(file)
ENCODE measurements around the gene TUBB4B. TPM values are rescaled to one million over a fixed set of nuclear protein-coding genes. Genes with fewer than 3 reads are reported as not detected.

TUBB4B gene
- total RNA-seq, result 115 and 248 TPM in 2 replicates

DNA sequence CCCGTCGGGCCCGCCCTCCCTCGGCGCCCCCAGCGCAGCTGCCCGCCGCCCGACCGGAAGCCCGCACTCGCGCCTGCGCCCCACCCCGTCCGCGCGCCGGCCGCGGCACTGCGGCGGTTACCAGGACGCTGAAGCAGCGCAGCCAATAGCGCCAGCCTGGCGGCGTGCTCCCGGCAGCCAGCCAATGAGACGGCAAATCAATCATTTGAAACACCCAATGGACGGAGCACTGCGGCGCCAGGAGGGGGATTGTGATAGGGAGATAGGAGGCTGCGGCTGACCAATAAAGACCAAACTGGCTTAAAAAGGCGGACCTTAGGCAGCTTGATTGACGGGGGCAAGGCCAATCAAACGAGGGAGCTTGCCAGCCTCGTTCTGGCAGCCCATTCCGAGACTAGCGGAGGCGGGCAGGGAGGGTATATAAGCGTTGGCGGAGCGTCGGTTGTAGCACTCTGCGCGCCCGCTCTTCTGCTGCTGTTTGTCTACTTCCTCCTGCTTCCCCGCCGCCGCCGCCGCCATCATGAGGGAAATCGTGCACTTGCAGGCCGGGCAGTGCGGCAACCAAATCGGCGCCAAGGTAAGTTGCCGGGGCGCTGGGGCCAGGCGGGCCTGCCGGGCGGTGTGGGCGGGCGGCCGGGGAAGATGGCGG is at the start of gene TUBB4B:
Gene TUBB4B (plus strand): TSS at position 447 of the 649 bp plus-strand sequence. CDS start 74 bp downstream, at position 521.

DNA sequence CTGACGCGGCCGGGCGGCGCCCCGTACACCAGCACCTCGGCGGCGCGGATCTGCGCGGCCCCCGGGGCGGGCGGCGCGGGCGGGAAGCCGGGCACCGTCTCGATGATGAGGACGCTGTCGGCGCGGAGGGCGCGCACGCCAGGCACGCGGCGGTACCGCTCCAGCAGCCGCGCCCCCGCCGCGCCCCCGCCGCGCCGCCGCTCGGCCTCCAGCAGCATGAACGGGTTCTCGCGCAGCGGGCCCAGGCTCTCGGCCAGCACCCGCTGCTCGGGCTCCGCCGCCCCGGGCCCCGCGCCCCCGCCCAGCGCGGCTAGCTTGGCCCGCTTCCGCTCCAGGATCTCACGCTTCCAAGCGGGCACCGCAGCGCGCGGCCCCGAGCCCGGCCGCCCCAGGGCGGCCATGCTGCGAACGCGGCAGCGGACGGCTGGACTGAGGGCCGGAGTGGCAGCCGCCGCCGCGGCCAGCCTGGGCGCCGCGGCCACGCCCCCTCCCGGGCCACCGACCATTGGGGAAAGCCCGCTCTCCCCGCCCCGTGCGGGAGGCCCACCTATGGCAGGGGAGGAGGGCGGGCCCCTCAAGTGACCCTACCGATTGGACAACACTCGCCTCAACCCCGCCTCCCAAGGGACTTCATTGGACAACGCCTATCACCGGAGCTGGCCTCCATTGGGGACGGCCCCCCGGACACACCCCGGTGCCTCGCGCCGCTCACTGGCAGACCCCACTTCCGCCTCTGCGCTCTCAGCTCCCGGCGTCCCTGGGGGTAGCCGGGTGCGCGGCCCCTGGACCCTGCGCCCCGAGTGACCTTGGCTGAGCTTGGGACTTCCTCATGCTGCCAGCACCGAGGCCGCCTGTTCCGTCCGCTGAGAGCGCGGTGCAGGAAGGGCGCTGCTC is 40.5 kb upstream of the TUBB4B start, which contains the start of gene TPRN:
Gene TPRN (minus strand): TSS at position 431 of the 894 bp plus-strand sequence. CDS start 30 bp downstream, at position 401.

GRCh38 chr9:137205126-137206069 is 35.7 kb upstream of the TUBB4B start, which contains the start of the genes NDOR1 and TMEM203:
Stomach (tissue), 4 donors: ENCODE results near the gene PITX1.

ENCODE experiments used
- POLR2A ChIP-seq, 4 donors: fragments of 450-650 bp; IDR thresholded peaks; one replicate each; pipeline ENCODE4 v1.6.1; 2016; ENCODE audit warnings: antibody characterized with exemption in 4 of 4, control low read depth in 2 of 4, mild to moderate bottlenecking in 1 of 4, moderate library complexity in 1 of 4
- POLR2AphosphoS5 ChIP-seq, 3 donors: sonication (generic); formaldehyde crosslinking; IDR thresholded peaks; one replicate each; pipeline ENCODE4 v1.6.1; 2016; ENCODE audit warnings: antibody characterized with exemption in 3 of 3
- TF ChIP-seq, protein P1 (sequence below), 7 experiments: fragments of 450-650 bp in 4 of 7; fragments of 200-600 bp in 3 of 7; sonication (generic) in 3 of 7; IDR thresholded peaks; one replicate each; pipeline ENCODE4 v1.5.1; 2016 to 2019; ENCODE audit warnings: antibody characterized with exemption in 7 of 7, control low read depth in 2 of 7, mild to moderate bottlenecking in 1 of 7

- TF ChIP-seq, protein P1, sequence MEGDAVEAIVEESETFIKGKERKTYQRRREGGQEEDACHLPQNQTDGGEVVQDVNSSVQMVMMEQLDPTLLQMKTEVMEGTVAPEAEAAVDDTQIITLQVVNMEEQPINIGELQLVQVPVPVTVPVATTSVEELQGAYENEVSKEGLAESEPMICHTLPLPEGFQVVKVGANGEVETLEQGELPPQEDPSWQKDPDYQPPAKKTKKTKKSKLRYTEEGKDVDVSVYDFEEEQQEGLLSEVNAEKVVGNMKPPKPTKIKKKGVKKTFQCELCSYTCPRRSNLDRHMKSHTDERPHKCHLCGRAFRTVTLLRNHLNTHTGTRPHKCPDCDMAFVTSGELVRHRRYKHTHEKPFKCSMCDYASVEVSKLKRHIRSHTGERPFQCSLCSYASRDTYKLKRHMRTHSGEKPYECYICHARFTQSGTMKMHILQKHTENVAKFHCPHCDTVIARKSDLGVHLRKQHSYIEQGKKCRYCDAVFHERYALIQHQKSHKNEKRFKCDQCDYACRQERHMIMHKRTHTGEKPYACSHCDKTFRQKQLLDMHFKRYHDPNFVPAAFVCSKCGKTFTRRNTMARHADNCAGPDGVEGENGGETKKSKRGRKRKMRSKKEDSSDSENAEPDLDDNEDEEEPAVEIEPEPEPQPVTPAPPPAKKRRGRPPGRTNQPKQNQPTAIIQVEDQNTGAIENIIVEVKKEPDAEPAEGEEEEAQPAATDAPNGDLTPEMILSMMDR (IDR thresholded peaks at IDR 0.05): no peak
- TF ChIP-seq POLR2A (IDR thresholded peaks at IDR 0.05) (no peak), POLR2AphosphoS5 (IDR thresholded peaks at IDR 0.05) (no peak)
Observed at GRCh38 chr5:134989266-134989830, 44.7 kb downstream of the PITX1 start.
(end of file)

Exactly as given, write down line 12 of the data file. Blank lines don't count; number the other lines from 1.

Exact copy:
- POLR2AphosphoS5 ChIP-seq, 3 donors: sonication (generic); formaldehyde crosslinking; IDR thresholded peaks; one replicate each; pipeline ENCODE4 v1.6.1; 2016; ENCODE audit warnings: antibody characterized with exemption in 3 of 3